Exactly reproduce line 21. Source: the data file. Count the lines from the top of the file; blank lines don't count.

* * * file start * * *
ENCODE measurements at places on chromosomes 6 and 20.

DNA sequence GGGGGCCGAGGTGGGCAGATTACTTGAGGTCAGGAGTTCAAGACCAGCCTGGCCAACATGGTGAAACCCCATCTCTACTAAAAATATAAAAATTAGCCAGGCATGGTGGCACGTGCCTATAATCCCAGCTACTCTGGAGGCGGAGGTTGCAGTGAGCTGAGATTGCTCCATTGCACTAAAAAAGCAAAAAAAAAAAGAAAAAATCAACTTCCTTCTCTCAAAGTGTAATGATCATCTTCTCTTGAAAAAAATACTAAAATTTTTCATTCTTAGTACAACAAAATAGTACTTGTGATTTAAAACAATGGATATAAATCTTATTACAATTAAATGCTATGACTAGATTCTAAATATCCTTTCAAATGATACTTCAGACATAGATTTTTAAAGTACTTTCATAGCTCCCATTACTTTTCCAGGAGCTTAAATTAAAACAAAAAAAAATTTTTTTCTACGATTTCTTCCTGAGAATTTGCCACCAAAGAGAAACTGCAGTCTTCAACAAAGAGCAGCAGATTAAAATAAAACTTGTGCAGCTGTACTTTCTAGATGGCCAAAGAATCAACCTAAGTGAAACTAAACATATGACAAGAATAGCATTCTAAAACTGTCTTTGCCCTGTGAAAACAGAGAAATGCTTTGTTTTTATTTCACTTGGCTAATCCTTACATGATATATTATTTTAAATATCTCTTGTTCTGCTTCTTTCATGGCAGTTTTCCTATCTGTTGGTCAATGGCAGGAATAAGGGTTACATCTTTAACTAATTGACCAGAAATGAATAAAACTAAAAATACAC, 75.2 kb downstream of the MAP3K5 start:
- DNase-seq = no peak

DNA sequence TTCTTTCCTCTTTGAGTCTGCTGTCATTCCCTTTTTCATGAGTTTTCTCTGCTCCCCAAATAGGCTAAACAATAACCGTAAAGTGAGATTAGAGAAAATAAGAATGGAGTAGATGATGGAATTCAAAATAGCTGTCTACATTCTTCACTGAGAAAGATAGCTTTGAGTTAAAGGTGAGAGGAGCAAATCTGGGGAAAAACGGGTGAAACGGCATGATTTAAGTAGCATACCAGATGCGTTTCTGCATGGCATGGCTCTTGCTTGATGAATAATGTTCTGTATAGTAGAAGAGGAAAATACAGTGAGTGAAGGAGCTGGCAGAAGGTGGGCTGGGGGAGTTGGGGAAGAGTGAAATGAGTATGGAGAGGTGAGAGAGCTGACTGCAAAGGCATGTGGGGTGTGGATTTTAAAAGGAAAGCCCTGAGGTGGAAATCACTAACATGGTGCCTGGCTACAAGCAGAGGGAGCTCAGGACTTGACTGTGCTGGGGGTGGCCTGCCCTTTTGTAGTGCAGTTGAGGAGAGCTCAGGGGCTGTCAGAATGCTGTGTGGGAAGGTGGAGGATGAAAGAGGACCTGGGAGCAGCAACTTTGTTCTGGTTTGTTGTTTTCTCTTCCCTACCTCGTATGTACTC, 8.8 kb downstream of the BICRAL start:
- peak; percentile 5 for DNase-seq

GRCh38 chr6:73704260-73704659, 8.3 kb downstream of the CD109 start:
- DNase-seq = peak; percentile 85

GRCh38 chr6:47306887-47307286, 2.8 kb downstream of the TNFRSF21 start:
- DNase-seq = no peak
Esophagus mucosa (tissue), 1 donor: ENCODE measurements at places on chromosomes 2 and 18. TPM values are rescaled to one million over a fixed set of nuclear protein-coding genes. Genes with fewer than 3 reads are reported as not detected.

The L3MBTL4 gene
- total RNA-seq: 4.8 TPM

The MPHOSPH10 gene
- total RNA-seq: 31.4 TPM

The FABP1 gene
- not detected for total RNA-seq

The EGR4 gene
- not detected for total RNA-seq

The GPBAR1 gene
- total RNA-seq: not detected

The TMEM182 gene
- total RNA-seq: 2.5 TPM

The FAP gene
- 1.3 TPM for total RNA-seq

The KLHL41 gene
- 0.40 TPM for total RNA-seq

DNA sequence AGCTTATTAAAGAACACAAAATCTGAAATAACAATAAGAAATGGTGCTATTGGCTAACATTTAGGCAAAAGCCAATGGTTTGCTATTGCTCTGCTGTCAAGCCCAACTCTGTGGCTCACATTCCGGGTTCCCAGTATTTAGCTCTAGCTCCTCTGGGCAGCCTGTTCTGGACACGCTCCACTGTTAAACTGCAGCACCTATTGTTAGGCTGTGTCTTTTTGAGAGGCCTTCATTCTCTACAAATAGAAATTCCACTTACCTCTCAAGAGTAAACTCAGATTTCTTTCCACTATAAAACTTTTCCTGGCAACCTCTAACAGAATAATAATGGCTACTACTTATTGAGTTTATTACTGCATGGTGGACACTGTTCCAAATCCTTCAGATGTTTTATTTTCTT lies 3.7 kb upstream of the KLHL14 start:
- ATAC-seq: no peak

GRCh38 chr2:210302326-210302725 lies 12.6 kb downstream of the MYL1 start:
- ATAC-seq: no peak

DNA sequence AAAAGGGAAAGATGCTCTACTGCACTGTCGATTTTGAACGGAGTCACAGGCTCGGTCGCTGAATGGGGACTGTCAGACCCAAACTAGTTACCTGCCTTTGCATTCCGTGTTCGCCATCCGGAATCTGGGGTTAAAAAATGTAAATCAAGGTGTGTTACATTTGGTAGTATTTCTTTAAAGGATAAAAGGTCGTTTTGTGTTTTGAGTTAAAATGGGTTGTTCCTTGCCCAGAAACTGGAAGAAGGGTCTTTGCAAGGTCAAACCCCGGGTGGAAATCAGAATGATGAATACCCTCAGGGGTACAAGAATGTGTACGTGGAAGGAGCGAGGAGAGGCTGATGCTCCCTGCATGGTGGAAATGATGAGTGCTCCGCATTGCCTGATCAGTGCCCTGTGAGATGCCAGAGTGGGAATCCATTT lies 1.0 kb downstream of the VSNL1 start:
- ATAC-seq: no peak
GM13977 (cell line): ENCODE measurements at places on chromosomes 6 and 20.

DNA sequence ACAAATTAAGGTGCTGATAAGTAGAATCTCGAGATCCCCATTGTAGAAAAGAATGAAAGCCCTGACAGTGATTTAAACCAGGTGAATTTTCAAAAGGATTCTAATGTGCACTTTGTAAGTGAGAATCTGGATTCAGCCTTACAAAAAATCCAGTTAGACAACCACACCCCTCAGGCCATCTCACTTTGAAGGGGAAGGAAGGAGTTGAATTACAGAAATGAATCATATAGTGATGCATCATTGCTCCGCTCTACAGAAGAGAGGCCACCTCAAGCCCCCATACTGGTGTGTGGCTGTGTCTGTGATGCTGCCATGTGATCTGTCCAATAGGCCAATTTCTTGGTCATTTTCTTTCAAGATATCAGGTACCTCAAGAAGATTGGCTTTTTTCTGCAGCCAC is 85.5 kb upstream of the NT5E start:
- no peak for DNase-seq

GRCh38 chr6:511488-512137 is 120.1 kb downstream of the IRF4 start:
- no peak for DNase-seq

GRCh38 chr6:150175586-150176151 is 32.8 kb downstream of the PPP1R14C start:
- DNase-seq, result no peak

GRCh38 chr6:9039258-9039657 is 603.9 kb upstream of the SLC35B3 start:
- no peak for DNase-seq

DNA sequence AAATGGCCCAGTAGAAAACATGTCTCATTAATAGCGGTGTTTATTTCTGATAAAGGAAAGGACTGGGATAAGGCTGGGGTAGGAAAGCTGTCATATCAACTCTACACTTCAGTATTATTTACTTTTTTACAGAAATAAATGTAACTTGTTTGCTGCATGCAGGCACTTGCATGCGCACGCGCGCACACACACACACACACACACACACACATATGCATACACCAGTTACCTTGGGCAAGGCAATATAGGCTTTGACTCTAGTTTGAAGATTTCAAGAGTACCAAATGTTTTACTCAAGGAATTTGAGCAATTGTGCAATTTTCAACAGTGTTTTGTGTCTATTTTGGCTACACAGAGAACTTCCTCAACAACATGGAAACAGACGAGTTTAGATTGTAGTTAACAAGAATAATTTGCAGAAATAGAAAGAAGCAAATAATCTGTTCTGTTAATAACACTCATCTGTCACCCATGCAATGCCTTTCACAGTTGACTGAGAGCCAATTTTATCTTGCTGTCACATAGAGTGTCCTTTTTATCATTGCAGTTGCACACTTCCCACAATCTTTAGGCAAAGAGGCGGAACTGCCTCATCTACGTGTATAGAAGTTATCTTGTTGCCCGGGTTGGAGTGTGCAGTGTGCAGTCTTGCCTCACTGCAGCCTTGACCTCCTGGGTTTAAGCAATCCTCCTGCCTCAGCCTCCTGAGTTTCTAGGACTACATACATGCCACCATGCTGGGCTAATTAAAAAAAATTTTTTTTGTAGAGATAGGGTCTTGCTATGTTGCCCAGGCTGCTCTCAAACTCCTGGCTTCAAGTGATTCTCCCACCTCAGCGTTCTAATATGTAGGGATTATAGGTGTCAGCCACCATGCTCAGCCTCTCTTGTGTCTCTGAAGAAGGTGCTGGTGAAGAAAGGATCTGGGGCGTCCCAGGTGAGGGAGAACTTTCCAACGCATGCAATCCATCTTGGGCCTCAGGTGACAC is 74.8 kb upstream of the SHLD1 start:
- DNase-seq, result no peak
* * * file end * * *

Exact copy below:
The TMEM182 gene